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King Post with Steel All Thread

King Post Post and Beam Joinery

This king post with steel all thread uses a bit of hidden  modern technology to strengthen the joinery and avoid taking too  much “meat” from the timbers.   

A king post truss is one of the most common types of trusses and is a very strong one, since the bottom chord prevents spreading. This example  is a Haunched King Post. The top chords have stub tenons (tenons that extend all the way across the face of the timber) and the sides of the king post are beveled to create a shoulder for the top chords to rest upon. That creates an attractive assembly.

In order to avoid having to cut too much wood  away from the king post, this example uses steel All Thread rods to tie everything together. This  allows faster cutting, fit up and assembly.  The all thread is inserted into notches cut into the top chords and through a hole bored into the king post. Since this occurs at the top of the timbers, the metal is not visible and the entire assembly appears perfectly traditional. The ridge beam is set into a shoulder cut into the king post, and secured with hidden structural screws.

Using hidden metal connectors in this fashion  has become more and more common. It is a great way to strengthen the frame without sacrificing the beauty of traditional joinery. 

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king post with steel all thread

4 thoughts on “King Post with Steel All Thread”

  1. Hi Brice

    Big Thank you for posting these amazing joinery details, makes understanding them a lot easier. I am working on a housing project and wanted some information and CAD Details for joining Timber frame with steel connectors. I wonder if you can send me any floor/wall/roof details please, will be much appreciated.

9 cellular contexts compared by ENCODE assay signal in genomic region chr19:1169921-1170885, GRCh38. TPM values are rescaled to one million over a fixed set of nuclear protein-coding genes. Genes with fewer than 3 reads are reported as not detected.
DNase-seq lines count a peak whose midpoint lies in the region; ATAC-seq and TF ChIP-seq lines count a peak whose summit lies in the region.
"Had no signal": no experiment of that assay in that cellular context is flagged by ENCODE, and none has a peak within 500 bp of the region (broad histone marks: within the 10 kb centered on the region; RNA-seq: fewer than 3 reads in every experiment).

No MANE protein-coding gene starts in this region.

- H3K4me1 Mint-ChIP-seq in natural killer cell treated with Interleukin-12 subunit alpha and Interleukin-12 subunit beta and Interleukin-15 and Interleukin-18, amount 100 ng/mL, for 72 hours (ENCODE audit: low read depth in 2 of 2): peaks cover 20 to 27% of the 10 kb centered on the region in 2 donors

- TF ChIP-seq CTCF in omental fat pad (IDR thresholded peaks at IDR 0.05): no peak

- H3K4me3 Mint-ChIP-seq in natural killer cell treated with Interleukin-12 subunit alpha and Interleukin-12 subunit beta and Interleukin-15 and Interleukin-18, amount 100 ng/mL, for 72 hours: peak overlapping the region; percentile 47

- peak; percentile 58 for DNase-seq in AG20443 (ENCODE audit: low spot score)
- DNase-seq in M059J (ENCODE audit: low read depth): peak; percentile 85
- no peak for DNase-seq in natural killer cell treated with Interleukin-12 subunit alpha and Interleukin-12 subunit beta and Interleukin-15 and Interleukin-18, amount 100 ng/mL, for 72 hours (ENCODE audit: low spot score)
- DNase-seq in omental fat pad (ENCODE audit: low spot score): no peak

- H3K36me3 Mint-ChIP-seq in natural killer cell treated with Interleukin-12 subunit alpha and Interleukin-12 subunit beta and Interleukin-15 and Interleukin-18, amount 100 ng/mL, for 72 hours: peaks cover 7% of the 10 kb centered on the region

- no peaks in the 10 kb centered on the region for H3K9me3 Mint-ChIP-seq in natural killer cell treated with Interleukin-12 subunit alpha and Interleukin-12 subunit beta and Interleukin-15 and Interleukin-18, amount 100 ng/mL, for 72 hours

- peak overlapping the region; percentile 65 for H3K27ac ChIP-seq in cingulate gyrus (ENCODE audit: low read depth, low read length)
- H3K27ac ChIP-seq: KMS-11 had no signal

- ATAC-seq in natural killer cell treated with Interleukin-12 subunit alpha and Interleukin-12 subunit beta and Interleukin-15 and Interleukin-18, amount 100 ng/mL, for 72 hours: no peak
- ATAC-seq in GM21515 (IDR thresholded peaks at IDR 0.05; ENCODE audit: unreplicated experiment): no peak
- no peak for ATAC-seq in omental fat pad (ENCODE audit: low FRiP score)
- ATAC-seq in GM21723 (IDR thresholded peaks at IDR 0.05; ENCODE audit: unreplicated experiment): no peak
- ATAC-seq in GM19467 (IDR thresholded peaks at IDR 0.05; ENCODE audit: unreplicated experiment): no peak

Thanks

  2. Hi Brice–

    I’m curious why you did not use a tenon at the end of the ridge beam going into the king post? I was thinking a housed tenon with mortise about 1/2 way into the king post, pinned. Why not that instead of the structural screws? My rafter beams are coming into the king post below the ridge, so I don’t think there would be an issue with removal of too much material in that part of the king post.

    Thanks,

    Dan

  3. Adding a tenon is one way to go there for sure, think I will add that example to my list of to-dos. There is a lot going on at the top of the king post and so my go-to is simple and strong. I find the screws with housing the simplest way in this case. At some king post to rafter connections, a tenon is used. In those cases putting in a tenon would take too much wood out of the king post.

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